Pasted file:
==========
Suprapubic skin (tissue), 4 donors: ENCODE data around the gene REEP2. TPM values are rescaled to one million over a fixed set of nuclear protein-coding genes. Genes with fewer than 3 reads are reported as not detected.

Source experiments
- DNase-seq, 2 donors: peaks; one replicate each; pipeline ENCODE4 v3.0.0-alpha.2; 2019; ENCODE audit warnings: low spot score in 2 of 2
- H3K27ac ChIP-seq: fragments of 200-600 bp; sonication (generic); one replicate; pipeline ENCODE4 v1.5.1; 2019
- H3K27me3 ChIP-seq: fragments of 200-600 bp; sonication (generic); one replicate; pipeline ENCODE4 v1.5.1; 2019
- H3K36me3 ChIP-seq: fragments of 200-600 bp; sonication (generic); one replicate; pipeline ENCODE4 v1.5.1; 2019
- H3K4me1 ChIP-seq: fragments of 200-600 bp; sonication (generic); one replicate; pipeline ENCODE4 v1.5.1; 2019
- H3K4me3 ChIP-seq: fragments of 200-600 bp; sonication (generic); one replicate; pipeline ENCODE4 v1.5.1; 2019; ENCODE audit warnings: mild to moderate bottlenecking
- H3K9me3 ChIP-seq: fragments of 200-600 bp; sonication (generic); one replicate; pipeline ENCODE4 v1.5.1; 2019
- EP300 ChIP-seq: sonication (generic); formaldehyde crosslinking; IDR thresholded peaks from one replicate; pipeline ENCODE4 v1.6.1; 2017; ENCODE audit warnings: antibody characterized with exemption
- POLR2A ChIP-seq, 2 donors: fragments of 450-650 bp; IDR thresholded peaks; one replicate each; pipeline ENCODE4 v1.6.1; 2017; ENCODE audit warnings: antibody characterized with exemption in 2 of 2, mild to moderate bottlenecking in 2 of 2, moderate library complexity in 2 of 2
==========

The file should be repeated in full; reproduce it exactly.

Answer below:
Suprapubic skin (tissue), 4 donors: ENCODE data around the gene REEP2. TPM values are rescaled to one million over a fixed set of nuclear protein-coding genes. Genes with fewer than 3 reads are reported as not detected.

Source experiments
- DNase-seq, 2 donors: peaks; one replicate each; pipeline ENCODE4 v3.0.0-alpha.2; 2019; ENCODE audit warnings: low spot score in 2 of 2
- H3K27ac ChIP-seq: fragments of 200-600 bp; sonication (generic); one replicate; pipeline ENCODE4 v1.5.1; 2019
- H3K27me3 ChIP-seq: fragments of 200-600 bp; sonication (generic); one replicate; pipeline ENCODE4 v1.5.1; 2019
- H3K36me3 ChIP-seq: fragments of 200-600 bp; sonication (generic); one replicate; pipeline ENCODE4 v1.5.1; 2019
- H3K4me1 ChIP-seq: fragments of 200-600 bp; sonication (generic); one replicate; pipeline ENCODE4 v1.5.1; 2019
- H3K4me3 ChIP-seq: fragments of 200-600 bp; sonication (generic); one replicate; pipeline ENCODE4 v1.5.1; 2019; ENCODE audit warnings: mild to moderate bottlenecking
- H3K9me3 ChIP-seq: fragments of 200-600 bp; sonication (generic); one replicate; pipeline ENCODE4 v1.5.1; 2019
- EP300 ChIP-seq: sonication (generic); formaldehyde crosslinking; IDR thresholded peaks from one replicate; pipeline ENCODE4 v1.6.1; 2017; ENCODE audit warnings: antibody characterized with exemption
- POLR2A ChIP-seq, 2 donors: fragments of 450-650 bp; IDR thresholded peaks; one replicate each; pipeline ENCODE4 v1.6.1; 2017; ENCODE audit warnings: antibody characterized with exemption in 2 of 2, mild to moderate bottlenecking in 2 of 2, moderate library complexity in 2 of 2